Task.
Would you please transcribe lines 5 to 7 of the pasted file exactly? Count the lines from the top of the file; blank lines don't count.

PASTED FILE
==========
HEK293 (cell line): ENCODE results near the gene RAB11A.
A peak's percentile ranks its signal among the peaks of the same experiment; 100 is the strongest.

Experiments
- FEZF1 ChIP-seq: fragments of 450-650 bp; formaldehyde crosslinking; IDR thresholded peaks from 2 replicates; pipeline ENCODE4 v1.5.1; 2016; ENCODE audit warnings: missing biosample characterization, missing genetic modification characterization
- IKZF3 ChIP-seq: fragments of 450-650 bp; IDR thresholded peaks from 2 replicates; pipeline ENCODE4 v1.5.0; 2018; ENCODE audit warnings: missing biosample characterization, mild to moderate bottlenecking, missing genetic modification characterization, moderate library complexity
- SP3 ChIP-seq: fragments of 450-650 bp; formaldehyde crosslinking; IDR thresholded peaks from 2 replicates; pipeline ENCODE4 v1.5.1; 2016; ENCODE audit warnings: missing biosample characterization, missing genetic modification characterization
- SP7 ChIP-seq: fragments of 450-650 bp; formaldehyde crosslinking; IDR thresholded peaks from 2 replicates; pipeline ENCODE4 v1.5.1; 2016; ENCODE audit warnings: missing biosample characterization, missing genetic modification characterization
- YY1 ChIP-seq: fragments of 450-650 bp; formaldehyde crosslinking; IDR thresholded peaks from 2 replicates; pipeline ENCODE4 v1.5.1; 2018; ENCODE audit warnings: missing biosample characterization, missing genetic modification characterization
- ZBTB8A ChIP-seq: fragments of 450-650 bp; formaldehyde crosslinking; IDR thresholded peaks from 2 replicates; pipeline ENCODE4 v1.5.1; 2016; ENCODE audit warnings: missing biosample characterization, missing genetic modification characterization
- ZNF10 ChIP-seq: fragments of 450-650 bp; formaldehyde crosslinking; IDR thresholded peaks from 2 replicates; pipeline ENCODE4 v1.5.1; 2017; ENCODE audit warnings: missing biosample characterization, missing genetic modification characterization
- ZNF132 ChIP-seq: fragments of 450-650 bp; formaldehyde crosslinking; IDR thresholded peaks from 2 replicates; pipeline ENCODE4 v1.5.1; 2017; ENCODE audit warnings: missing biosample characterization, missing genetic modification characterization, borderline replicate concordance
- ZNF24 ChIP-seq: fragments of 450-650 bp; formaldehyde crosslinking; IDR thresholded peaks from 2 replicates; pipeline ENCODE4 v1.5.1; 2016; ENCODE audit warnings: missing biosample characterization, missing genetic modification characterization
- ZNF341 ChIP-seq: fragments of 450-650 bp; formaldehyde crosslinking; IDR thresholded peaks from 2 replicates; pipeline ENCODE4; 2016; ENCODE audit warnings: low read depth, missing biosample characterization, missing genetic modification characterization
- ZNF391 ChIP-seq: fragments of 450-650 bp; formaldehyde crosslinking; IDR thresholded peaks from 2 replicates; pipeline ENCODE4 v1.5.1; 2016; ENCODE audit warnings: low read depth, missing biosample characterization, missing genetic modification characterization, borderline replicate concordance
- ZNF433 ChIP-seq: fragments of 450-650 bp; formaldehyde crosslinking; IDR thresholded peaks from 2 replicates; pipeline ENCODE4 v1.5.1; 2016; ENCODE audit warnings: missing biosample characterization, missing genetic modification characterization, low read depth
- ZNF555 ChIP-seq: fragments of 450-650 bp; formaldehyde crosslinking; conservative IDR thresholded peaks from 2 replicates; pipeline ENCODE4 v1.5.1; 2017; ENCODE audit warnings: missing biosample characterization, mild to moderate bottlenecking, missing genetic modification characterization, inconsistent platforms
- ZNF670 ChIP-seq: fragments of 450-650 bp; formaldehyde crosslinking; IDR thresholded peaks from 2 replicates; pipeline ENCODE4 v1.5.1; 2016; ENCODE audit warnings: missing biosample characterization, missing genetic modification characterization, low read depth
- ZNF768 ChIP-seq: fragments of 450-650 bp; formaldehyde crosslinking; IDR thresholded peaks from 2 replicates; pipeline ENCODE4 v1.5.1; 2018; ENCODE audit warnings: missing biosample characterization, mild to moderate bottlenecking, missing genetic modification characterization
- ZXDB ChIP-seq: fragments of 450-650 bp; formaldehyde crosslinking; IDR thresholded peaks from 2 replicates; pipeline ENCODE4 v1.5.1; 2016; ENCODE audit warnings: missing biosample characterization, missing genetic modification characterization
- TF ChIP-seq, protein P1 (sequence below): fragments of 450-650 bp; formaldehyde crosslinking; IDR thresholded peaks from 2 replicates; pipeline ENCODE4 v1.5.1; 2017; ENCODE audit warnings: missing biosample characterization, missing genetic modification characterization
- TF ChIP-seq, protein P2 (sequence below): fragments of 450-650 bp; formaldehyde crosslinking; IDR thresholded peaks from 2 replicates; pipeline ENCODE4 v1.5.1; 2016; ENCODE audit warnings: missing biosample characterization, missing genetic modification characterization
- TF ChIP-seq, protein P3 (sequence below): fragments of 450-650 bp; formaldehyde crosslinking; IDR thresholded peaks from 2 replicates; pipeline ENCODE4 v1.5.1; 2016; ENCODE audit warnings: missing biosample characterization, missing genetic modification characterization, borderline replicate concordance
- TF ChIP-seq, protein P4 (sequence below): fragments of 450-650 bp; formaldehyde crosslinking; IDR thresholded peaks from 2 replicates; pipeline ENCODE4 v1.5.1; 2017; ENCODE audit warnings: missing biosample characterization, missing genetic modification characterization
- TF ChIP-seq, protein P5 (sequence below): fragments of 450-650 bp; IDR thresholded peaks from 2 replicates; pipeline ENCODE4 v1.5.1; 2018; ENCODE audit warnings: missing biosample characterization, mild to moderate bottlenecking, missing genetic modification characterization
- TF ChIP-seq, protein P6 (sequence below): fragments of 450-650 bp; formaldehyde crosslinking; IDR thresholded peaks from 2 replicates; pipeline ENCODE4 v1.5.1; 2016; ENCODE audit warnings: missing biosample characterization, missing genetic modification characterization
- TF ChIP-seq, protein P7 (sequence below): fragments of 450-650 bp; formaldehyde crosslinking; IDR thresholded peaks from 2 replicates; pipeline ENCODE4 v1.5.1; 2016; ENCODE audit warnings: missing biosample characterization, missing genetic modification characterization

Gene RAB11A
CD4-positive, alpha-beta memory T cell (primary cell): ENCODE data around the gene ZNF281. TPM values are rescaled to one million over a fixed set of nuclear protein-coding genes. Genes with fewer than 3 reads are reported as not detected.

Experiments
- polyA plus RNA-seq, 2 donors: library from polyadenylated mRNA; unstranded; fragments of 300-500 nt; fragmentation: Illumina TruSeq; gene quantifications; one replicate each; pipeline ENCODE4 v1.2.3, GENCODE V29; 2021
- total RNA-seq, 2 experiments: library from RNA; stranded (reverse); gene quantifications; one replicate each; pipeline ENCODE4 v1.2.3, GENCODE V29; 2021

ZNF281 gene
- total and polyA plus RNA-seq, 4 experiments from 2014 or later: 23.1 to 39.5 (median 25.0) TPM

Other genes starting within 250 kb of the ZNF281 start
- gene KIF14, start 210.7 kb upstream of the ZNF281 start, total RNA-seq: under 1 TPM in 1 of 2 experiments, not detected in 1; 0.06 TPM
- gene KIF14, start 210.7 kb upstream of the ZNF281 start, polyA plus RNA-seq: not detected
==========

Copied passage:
- IKZF3 ChIP-seq: fragments of 450-650 bp; IDR thresholded peaks from 2 replicates; pipeline ENCODE4 v1.5.0; 2018; ENCODE audit warnings: missing biosample characterization, mild to moderate bottlenecking, missing genetic modification characterization, moderate library complexity
- SP3 ChIP-seq: fragments of 450-650 bp; formaldehyde crosslinking; IDR thresholded peaks from 2 replicates; pipeline ENCODE4 v1.5.1; 2016; ENCODE audit warnings: missing biosample characterization, missing genetic modification characterization
- SP7 ChIP-seq: fragments of 450-650 bp; formaldehyde crosslinking; IDR thresholded peaks from 2 replicates; pipeline ENCODE4 v1.5.1; 2016; ENCODE audit warnings: missing biosample characterization, missing genetic modification characterization